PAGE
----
If no judge has yet put their foot down, stay calm and take a clear stance in favour of the child’s welfare.

Which brings us to the key word: Your ATTITUDE.

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A toxic, drug- and alcohol-abusing father brings together several problems that a mother would like to get under control.

On the one hand, there is the fervent wish never to have anything to do with the man again.

To never have to fulfill his demands again.

To finally have peace from his toxicity.

No contact.

A dream!

The toxic ex’s drug and alcohol addiction is a strong argument in favour of achieving this goal.

However, only your inner attitude will decide what you achieve

What do I mean by that?

  • So let’s assume that you’re only thinking about gathering all the arguments against your ex that you can so that you can put an end to this relationship;
  • Assuming, furthermore, that you want to protect yourself and regard the exclusion of contact as a prerequisite for your well-being and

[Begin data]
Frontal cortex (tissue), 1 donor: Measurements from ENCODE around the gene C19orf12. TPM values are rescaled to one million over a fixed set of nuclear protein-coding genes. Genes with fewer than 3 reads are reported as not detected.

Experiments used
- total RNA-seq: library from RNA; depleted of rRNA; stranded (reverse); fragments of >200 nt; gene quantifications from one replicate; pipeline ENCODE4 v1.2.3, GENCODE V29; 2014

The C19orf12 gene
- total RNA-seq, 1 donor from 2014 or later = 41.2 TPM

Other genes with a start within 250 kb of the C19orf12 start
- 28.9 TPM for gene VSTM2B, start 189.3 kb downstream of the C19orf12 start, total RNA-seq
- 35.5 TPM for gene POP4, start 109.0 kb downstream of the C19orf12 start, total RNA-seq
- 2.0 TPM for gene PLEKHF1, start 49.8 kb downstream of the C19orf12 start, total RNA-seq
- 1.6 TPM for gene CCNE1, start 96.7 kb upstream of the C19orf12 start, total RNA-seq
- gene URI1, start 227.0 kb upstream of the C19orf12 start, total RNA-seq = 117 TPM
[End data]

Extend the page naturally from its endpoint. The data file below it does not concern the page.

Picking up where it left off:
• you want to avoid your child growing up with this father at all costs –
  • then this is an attitude that makes you come across as controlling, overprotective and possibly selfish.

If, on the other hand, you

  • consider how old your child is,
  • can assess the potential danger of your Ex’s drug and alcohol addiction very well;
  • trust that you can show your child how to deal with such people and,
  • at the same time see how strong the bond and relationship between father and child is in your particular case (whether manipulated or not) –

then this is a different, much more confident, calm, conscious and above all child-centered attitude.

Yes, you MUST act when danger is imminent! If your ex is just lying in the corner with needles in his arms, no child should ever have to see and experience that!

If he becomes a berserker under the influence of alcohol, then your child must be protected from him.

Do you want to feel confident about managing child hand-offs with your toxic ex?


The central question I always ask “my” mums: What does your child need?

If you see this clearly and don’t think that you always have to protect your child 100% from all evil, then you can act very differently and insist on this.